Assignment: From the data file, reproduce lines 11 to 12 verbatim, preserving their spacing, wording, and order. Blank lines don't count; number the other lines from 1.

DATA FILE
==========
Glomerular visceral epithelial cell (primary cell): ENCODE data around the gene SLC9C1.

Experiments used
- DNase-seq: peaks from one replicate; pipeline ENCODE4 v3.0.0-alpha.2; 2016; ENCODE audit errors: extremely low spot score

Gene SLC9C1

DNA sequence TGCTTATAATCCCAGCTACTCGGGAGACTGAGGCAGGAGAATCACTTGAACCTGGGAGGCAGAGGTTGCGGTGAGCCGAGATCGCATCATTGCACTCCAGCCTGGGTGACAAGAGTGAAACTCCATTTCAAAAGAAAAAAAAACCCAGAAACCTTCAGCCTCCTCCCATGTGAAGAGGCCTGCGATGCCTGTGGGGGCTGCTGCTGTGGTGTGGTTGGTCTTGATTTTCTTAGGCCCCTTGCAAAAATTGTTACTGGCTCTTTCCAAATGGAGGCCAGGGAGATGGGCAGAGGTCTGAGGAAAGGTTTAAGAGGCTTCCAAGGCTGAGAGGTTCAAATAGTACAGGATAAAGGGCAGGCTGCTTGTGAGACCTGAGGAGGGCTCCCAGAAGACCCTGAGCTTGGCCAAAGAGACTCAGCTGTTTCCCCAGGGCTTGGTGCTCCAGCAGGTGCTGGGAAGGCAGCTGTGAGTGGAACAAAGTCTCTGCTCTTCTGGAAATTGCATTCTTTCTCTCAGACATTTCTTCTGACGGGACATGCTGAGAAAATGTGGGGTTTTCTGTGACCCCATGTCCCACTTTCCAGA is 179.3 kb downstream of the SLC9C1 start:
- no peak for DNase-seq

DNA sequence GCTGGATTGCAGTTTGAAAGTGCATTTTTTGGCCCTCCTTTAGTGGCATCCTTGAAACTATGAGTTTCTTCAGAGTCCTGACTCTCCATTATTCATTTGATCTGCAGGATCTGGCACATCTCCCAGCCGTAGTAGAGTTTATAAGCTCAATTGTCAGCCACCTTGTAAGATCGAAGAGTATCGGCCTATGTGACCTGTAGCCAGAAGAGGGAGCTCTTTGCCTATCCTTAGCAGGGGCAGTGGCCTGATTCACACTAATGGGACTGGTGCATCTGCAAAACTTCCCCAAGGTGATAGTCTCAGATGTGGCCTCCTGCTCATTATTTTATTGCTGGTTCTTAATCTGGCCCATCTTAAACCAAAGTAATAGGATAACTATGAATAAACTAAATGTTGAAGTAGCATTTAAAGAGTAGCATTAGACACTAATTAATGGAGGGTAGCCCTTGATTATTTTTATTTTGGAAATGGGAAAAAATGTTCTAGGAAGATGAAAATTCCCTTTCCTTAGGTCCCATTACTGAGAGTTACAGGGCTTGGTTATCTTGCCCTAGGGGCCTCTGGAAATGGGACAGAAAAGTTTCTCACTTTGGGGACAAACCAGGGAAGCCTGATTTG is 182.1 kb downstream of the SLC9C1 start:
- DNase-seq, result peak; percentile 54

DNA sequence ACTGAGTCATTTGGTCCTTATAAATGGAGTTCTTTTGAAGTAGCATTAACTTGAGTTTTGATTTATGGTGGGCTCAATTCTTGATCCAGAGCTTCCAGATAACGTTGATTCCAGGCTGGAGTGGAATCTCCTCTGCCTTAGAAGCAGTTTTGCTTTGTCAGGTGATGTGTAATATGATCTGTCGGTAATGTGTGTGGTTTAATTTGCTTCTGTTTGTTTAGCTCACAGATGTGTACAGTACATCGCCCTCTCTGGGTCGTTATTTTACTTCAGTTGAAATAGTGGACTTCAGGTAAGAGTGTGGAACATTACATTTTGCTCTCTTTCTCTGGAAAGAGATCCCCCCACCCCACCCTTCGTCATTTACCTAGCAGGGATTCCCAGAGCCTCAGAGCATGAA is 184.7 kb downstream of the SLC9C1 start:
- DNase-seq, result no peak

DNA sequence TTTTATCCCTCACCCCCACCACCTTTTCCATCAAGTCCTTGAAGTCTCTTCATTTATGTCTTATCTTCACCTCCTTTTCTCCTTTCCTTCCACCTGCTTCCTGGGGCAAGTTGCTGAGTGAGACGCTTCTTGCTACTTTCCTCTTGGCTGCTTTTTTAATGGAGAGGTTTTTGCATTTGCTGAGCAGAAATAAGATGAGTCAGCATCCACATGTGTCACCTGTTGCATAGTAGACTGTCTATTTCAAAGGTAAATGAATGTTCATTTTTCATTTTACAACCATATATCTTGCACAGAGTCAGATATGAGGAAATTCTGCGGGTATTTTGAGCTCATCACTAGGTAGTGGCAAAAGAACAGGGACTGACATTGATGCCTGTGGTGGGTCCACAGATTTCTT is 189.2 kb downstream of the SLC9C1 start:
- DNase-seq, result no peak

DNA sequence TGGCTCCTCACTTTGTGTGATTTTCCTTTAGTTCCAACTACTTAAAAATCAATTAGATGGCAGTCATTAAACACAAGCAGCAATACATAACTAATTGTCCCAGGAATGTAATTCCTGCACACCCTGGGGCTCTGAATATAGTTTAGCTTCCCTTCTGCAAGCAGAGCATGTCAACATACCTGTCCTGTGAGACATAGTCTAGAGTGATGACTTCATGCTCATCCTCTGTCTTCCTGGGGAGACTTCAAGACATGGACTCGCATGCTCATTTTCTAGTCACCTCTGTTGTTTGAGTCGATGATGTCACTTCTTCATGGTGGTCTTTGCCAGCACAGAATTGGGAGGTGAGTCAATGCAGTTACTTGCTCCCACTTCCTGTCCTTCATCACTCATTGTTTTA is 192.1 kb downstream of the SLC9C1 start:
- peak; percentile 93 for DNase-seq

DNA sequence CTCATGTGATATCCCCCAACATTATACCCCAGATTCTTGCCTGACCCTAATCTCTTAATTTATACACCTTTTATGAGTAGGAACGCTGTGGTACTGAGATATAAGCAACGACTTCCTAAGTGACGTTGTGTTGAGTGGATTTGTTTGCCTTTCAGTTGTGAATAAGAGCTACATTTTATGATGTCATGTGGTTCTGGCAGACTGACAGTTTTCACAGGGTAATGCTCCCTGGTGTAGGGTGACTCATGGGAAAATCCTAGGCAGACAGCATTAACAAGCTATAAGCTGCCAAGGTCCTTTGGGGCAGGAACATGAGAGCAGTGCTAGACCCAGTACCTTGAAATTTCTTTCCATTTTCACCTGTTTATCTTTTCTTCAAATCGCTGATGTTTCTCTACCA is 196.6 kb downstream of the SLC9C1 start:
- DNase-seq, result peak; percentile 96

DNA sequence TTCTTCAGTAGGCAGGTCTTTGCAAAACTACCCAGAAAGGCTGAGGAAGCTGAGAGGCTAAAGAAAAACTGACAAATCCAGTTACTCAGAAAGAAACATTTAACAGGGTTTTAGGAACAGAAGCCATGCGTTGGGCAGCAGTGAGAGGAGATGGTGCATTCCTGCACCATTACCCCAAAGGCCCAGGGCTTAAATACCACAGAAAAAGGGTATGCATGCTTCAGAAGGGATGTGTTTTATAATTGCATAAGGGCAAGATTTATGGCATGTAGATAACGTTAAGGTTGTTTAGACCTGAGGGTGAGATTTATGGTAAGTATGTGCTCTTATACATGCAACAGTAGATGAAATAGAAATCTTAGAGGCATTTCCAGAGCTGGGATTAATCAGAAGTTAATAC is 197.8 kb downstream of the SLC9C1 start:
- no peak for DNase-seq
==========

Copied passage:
DNA sequence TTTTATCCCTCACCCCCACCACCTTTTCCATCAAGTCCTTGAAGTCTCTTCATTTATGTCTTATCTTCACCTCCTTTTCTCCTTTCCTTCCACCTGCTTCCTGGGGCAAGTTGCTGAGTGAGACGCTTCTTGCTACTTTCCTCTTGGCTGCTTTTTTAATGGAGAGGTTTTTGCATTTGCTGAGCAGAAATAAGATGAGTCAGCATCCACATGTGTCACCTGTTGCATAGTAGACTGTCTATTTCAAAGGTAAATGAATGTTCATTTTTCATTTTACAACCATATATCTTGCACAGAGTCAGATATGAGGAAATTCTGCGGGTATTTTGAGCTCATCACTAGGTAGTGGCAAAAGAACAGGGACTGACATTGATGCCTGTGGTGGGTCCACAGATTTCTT is 189.2 kb downstream of the SLC9C1 start:
- DNase-seq, result no peak